Eliminate your fancy dropped cap or graphic for the first letter in the chapter.

Remove any graphics, and as mentioned, all tabs and extra spaces.

Change your style settings to remove any use of italics, but don’t remove the italics used in the body of the text of your book.

Don’t forget to save your file using another name unless you want to lose your valuable original!

Original Example


Western Iranian Desert

The rising sun sent a shaft of piercing yellow light across the arid world of the desert, impacting the pale sand, instantly raising its temperature, unofficially marking the start of another hot day in western Iran. The snake understood, by experience and by genetics, that a sheltered place, hidden in shadow, would be necessary to survive another day, and

Using the Advanced Search tool (Find and Replace) in Word, select the Format button and search for Font…Italics.

Then use the following expression in the Replace With area:


This will outline your italicized text for proper display using HTML.


Now we are going to do the same with all our style settings so that our style sheets in HTML can do the same thing your word processor was doing.

My Word style for my chapter titles was named  chapter_title and I search for all occurrences by selecting that style in the Find and Replace tool.  Then replace with the following:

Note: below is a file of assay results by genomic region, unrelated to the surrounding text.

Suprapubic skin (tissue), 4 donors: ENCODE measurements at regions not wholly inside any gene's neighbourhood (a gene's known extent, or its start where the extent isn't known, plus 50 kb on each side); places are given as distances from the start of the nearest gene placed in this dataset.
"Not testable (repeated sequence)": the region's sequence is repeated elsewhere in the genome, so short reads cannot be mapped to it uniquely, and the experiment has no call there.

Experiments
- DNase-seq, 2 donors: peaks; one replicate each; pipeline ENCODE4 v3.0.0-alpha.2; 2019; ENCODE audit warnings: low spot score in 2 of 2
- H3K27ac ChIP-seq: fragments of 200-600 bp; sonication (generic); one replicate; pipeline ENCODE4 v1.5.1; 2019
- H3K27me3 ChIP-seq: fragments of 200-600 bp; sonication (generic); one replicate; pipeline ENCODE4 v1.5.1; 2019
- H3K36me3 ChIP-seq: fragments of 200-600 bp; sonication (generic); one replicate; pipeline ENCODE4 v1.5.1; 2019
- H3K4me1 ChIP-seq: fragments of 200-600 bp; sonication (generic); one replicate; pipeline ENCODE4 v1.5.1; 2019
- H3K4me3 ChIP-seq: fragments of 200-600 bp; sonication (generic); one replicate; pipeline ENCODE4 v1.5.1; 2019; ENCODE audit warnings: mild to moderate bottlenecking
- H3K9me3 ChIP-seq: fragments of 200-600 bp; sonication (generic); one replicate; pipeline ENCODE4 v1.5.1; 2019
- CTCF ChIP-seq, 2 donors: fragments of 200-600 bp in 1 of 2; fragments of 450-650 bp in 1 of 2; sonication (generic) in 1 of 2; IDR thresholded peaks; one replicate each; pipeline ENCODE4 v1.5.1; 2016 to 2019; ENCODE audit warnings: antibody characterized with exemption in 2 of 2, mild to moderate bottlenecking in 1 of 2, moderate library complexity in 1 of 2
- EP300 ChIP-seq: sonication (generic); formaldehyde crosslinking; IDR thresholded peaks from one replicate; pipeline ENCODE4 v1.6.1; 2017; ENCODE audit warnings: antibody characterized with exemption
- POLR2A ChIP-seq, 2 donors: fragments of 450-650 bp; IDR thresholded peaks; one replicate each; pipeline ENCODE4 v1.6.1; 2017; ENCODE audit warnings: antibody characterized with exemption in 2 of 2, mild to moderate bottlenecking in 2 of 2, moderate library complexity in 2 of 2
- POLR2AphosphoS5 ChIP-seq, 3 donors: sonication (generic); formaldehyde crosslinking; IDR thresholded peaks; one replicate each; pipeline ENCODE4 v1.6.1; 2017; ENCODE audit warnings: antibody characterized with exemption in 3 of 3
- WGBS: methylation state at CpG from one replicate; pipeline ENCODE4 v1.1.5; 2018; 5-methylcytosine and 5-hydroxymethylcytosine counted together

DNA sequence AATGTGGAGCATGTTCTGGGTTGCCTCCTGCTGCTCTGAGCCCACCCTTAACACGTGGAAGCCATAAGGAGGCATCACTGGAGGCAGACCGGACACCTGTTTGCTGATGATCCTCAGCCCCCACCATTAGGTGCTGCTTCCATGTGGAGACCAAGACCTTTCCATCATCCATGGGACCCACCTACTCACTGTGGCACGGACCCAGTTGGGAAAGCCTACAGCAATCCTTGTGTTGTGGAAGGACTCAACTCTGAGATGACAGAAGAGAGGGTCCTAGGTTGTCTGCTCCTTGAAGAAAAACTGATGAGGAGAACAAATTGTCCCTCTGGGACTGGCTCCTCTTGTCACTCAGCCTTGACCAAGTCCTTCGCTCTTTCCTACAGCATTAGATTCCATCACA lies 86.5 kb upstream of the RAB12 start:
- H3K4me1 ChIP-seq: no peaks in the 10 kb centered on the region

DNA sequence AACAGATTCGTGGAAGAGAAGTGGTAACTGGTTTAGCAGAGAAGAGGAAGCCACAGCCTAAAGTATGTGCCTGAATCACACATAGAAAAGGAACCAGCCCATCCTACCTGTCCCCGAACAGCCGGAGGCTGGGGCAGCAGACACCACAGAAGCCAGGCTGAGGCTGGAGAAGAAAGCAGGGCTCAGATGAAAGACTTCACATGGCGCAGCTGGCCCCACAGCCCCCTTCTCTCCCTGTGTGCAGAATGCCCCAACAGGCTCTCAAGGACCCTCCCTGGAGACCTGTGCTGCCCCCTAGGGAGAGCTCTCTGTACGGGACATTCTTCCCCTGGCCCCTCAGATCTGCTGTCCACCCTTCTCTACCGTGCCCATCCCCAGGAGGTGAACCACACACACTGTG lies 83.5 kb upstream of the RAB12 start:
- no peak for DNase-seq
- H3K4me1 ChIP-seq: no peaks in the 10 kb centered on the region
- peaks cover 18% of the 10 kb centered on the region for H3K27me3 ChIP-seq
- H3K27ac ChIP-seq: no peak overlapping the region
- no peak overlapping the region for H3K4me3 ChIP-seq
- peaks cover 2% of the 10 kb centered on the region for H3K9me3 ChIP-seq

<p class = “chapter_title”>^&</p>


Do the same for your chapter number style and your location style (if any).  Your document will start to look like this:


Second Example:

<p class = “chapter_number”>Chapter 1
</p><p class = “chapter_title”>
<p class = “location”></p>Sunrise Beach County Park…Tacoma
1900 Hours
The last remaining rays of the sun were being consumed by the trees on Vashon Island, across the narrow channel of fast moving water, and evening was extending its big hand across the little park, the light fading by the minute. The deep sound of a motorcycle moving slowly wafted in little bites,

Not very pretty, is it?  And you may have noticed that the  formatting extends across lines.  We’ll fix that using the text editor, not to worry.

You are done with the word processor.  Select the entire document and copy it into memory.  Using a text editor (I use TextMate), paste your book into a new document.  Now the fun starts.


Look for another blog on what to do next!


Alexander Francis


About Fonts


When creating an e-book, you should not attempt to make the body of the text conform to your latest fancy font.  The platform and the reader’s preferences should, and mostly will, prevail anyway.  Save the fancy font for the front matter of your book and the chapter and title headings.  Other than making sure that it is legible, you can use a font which will add distinction to your e-book. The problem, though, is that many older and more primitive readers, such as the original Kindles, will not use your fonts and will respond to a change in font size or italics only.  Too bad for us, because the page then becomes bland and ordinary.